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A next generation TCMS for a new generation of trains

The Train Control and Monitoring System (TCMS) is both the brain and the backbone of a train. As such, it plays a critical role in vehicle performance. 

This role includes integrating and managing all on-board information and enabling communication between equipment, between vehicles, and between the train and the ground. It also involves helping manage the interaction between a train’s different subsystems.

But as trains evolve, so too must the TCMS. The problem is that today’s TCMS aren’t up to the task. Although reliable and robust, these TCMS are based on technologies and concepts that date back to the 1990s.  Needless to say, a lot has changed since then.

As such, TCMS come with a number of inherent limitations:

  • It requires extensive cabling throughout the train for train control functions, estimated at over 10km for each 20m railcar and requiring significant energy to transport the associated weight. 
  • Systems using TCMS require their own set of electronic end equipment, adding extra weight and consuming valuable space.
  • Different multiple units cannot be coupled together, preventing interoperability between different vehicles and limiting operational flexibility.
  • Systems with different safety-critical levels cannot be integrated, further increasing cabling and space requirements.
  • The cost, time, and effort needed to achieve authorisation and certification are high and require access to live train equipment for testing and validation.

What rail clearly needs is an updated TCMS architecture – which is exactly what the Train Control and Monitoring System Demonstrator has provided.

Enabling the next generation of TCMS

An initiative of the Shift2Rail programme, the Train Control and Monitoring System Demonstrator (hereinafter, ‘Demonstrator’) set out to develop and validate the next generation of TCMS (NG-TCMS).

Specifically, the Demonstrator envisioned an NG-TCMS that would:

  • Replace legacy communication systems with Ethernet or wireless technologies and, in doing so, simplify the overall network architecture and replace conventional train lines.
  • Use safety critical functions up to safety integrity level (SIL) 4.
  • Use time-critical functions that require low latency and low jitter.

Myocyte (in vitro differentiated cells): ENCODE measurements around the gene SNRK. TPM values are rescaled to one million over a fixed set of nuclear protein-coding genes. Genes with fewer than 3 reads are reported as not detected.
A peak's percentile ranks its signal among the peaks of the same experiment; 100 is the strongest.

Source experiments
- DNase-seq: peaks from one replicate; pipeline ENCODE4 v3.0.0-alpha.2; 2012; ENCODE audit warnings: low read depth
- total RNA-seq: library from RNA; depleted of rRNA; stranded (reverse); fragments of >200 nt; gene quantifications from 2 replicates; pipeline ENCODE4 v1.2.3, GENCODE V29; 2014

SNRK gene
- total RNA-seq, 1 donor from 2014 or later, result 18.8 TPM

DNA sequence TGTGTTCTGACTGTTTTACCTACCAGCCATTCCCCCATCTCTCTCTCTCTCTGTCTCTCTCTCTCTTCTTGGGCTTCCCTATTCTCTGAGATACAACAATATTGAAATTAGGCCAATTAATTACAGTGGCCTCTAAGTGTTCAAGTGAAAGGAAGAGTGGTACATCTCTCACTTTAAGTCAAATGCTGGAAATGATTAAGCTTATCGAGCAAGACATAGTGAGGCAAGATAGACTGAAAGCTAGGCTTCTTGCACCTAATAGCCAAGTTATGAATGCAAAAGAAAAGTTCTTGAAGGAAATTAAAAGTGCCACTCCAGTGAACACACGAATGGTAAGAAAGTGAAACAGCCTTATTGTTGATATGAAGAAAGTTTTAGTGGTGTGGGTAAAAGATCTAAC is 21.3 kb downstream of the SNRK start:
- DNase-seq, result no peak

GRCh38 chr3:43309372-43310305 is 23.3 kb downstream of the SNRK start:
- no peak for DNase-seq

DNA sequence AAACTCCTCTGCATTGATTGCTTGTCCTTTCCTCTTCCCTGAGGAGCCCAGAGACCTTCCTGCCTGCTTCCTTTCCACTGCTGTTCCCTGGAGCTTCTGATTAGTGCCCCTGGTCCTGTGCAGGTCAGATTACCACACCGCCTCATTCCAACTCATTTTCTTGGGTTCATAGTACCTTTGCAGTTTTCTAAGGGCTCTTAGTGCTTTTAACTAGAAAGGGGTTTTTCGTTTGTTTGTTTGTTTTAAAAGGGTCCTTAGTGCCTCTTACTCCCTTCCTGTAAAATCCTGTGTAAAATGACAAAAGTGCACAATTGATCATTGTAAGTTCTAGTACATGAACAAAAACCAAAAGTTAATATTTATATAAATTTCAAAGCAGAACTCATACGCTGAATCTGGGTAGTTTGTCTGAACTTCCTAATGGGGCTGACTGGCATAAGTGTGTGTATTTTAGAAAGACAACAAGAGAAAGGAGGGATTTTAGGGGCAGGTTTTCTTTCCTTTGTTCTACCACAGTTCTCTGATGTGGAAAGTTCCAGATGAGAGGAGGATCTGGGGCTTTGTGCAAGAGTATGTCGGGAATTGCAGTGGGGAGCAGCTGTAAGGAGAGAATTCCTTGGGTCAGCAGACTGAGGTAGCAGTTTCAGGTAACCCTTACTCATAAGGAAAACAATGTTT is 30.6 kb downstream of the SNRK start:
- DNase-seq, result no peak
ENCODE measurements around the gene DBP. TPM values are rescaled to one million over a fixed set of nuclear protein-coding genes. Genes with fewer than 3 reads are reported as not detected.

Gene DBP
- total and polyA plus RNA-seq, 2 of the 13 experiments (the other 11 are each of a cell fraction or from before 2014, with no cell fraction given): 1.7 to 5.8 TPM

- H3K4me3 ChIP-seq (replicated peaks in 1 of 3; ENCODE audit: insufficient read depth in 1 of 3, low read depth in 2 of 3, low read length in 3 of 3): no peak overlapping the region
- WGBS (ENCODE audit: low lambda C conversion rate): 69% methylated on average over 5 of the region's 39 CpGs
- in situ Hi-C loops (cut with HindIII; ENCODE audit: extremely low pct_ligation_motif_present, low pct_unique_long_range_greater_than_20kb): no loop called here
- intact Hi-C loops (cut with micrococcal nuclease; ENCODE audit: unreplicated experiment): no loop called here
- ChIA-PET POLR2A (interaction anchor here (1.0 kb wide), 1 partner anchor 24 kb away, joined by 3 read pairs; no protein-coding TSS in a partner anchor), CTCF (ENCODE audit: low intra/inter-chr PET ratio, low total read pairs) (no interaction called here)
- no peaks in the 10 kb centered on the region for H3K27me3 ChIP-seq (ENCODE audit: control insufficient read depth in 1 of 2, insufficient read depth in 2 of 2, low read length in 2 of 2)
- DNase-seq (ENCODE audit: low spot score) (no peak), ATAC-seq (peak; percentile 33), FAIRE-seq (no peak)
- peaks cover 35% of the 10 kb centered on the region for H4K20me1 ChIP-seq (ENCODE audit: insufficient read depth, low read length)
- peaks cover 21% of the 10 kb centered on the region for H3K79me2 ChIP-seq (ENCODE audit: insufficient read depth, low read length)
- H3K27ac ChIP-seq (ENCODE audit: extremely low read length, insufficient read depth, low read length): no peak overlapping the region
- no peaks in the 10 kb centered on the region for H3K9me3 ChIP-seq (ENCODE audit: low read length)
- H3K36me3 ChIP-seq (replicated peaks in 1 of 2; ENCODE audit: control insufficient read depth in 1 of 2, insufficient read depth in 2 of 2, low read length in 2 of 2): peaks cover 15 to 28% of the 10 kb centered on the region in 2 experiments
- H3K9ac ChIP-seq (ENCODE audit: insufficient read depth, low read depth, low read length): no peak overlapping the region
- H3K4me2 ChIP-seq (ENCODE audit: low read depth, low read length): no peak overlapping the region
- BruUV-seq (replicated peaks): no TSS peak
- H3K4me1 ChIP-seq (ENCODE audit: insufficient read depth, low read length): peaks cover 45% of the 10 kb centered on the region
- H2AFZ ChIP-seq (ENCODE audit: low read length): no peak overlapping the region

• Create a single network to interconnect all on-board equipment, including TCMS, signalling, brakes, CCTV, and entertainment services.
  • Ensure interoperability between rail vehicles from different suppliers and operators.

The challenge: there’s a considerable technology gap between today’s TCMS and this envisioned NG-TCMS. 

To help fill this gap, the Demonstrator conducted an extensive amount of research, development, modelling, and testing – a process that ultimately resulted in the creation of several new NG-TCMS enabling technologies.

Key outcomes   

  • Wireless TCMS, including wireless train backbone, wireless consist network, and standardised and secure train-to-ground (T2G) links.
  • Next generation Train Communication Network (NG-TCN), including SIL4 communications to support the drive-by-data (DbD) concept.
  • Functional Open Coupling (FOC), the communication mechanism that allows the coupling of two or more consists regardless of their manufacturer.
  • Function Distribution Framework (FDF), comprising of middleware that abstracts applications running on top of it from the underlying hardware and communications.
  • Virtual certification simulation framework.

Towards acceptance and adoption 

All these NG-TCMS enabling technologies were tested and validated via two laboratory demonstrators:

Demonstrator 1: Regional trains from different suppliers to prove interoperability.

Demonstrator 2: Urban trains to prove safe operation under more severe operational conditions.